I beg to differ from the polarized positions that see the two either as natural business partners or as not. I doubt if there is a set of factors that we can put together to measure any two countries or two peoples as natural business partners. The arguments put forward so far to support one view or the other are mainly pick-and-choose type of emphases that do not necessarily share the same variables.
The U.S. and China have a huge trade volume. Are the two peoples therefore natural business partners? The EU as a whole has now surpassed both the U.S. and Japan in terms of trade with China, and continues to grow. Are Europeans and Chinese natural business partners?
In fact, if we measure by the intensity of economic activities, China would be a natural business partner with everyone now. But that was not the case 30 years ago. Some factors of history, language, religion, geographic proximity, culture, and political system may play a role, but business partnerships in today's world are primarily socially acquired, humanly constructed, market-regulated, profitability-driven and historically conditioned. In this sense, it is not whether India and China are NATURAL business partners but rather under what conditions they can BECOME business partners.
Looking at the development stages of the two countries and the international environment surrounding them, India and China are and will continue to be both competitors and business partners in the foreseeable future. It is quite obvious that the two are competing for low-end manufacturing jobs that tend to flow from higher-wage places to lower ones in a globalizing marketplace. When more FDI goes to China, the rest of the world will get less. Even when the wage-level is similar, many other factors come into play. So far, China has proven to be very innovative in certain manufacturing sectors, outperforming others not just by cheap labor cost but also by efficient management from materials supply to production to distribution to international marketing. But India is catching up fast.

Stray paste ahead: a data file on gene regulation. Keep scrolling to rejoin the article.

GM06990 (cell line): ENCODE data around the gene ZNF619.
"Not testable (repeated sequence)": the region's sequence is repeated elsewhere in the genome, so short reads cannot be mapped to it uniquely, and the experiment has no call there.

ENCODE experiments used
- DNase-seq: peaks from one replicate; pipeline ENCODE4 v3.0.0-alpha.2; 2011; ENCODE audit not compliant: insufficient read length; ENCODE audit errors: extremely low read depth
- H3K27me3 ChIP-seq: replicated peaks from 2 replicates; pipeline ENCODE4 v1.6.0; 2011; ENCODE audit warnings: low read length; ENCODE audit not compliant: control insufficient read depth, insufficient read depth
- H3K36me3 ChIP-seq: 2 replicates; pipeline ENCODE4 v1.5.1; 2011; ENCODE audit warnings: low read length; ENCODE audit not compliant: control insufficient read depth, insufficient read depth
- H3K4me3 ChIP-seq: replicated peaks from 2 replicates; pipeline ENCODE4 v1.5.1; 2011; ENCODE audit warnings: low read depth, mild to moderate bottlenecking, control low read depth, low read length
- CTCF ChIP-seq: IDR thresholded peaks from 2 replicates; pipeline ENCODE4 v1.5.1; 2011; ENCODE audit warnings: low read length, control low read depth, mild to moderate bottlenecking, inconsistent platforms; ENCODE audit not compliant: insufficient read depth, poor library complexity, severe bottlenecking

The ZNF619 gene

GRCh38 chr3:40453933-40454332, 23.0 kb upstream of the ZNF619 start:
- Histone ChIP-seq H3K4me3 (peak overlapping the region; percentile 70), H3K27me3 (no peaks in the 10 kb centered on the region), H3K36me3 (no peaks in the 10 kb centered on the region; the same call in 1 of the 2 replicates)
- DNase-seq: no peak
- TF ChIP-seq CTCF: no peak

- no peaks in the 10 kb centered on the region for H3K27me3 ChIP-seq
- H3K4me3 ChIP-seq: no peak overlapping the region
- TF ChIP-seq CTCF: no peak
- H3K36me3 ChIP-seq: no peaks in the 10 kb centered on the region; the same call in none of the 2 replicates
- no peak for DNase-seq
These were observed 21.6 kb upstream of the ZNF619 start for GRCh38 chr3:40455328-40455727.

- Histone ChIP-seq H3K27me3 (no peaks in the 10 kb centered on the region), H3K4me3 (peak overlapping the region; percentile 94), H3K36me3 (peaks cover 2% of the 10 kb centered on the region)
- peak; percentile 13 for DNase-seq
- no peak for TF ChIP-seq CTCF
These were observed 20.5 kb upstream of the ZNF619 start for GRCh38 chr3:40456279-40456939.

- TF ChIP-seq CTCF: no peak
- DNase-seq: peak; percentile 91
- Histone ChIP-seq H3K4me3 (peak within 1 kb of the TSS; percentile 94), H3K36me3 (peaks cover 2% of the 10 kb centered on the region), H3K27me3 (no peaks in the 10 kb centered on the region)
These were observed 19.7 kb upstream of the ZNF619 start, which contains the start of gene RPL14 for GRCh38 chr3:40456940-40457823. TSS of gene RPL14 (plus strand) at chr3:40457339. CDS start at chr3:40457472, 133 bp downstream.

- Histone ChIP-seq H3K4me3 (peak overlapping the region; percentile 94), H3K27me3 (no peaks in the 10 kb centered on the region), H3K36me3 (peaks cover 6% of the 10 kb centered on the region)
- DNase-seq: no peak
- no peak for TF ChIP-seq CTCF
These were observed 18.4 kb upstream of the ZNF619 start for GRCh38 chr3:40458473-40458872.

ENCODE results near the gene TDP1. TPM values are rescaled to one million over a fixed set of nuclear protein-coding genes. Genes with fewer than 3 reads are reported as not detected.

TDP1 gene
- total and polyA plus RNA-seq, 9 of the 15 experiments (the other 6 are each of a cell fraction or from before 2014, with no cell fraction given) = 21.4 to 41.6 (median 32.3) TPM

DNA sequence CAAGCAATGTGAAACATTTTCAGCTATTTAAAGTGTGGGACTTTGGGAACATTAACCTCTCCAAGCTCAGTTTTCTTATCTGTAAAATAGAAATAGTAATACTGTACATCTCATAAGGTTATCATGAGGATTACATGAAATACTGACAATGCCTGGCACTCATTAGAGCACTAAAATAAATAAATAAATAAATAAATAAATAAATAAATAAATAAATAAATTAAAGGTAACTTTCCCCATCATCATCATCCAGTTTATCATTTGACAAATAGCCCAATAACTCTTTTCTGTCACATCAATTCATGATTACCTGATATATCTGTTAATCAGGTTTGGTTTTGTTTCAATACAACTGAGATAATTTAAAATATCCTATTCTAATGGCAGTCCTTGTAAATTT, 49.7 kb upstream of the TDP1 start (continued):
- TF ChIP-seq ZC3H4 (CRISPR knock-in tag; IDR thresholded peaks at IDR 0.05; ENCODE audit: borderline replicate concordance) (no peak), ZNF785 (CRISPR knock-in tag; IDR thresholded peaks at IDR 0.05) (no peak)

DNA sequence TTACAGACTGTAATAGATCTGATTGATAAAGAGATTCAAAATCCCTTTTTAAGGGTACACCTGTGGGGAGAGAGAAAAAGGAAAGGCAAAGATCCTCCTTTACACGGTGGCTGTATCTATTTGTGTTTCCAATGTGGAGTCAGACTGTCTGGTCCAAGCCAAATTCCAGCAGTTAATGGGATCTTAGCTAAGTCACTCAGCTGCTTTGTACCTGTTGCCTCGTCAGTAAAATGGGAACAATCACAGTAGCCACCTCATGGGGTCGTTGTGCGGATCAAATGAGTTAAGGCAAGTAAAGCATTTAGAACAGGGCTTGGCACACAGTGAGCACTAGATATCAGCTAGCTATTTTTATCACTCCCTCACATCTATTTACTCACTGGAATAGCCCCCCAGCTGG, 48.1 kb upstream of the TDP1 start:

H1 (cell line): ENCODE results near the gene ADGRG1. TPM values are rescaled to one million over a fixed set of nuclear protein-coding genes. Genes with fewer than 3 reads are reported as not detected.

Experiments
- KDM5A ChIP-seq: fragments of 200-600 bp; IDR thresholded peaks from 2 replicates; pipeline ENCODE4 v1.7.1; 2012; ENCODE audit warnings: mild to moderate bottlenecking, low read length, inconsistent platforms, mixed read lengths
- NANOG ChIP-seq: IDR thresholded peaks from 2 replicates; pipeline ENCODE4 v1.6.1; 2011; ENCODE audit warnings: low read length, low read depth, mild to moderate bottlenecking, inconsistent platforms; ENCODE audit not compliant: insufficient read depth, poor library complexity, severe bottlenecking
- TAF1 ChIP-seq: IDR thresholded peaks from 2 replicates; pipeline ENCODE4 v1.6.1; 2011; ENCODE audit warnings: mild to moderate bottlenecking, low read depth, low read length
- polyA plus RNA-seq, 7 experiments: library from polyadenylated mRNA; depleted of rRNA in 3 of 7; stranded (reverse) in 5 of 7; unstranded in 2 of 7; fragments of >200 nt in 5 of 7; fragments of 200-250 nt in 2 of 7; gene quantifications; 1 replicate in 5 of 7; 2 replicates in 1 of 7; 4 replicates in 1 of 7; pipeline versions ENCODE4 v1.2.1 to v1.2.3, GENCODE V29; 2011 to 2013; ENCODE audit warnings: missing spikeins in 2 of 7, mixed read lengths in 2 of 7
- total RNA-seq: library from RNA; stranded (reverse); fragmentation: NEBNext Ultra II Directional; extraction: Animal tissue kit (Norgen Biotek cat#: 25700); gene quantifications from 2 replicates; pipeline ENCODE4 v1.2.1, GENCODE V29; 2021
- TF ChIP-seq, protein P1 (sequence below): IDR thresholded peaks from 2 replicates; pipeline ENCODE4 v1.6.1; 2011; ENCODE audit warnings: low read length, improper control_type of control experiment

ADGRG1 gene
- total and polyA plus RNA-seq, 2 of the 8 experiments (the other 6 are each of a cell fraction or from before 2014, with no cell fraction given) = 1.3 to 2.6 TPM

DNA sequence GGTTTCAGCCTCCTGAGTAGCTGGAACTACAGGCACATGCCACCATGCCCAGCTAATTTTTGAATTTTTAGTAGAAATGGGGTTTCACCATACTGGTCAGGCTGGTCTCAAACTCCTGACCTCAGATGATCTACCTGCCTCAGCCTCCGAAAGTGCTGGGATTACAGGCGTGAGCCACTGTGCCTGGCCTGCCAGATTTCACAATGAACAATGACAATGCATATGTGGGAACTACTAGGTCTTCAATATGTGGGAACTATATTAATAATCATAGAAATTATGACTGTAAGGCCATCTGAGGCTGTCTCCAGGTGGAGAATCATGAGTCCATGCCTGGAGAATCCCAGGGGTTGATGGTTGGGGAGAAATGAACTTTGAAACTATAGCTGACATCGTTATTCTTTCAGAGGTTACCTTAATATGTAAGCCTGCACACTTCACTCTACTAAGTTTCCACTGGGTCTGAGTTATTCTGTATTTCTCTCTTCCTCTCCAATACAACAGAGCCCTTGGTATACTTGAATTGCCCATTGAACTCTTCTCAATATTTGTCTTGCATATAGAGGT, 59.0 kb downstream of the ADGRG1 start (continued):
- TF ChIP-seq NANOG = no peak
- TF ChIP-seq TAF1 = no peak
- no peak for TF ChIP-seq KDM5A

It is also clear that when rapid growth is projected for the economies of these two giants over the next few decades, they will have to compete for energy and other natural resources. On a per capita basis, both countries are energy and resource poor, and there are already indications that high energy prices are hurting both. Whereas China may absorb some of these high costs from its $600 billion and growing foreign reserves, the same cannot be said about India. Beijing and New Delhi have certainly recognized that and so some initiatives, especially from India, have been taken to strengthen India-China (plus Japan and South Korea) cooperation in the energy area. They hope is to form a buyers' bloc to have some influence over OPEC policy and the international oil market.
Although the Chinese rhetoric about "South-South cooperation" used to have a strong political tone, it is now more about real business partnerships based on market and profit calculations. The majority of Chinese enterprises are totally market driven and they do cut-throat capitalistic operations with a ruthless attitude. So whenever they find it complementary with Indian enterprises, they will be ready to do business as they do with others. And there are many opportunities emerging.
A China-India business partnership can [result in] a particular competitive advantage over the U.S. and other industrialized countries that have high labor cost. That could be a particular challenge for the rest of the world in the years to come. So a mixture of competition and cooperation in all areas will be the likely pattern of India-China relations.
Corporate vice-president for strategy, HCL Technologies
Chief operating officer, MindTree Consulting
U.S. and India
Activist and author
Managing partner, New Horizon Investments
Group chairman & CEO, Grey Global Group
Chief economist, Crisil Ltd. debt-rating agency
Associate professor and associate chair
Department of Political Science, University of Alberta Canada
Research Manager, Media Communication Group, Microsoft Research Asia
Chairman, Boston Consulting Group (India)
Professor of management and human resources, Ohio State University Fisher College of Business
CEO, Deloitte, Asia-Pacific Region
Donald H. Straszheim
Chairman & CEO, Straszheim Global Advisors
Associate professor, School of International Studies
Director, Center for International Political Economy, Peking University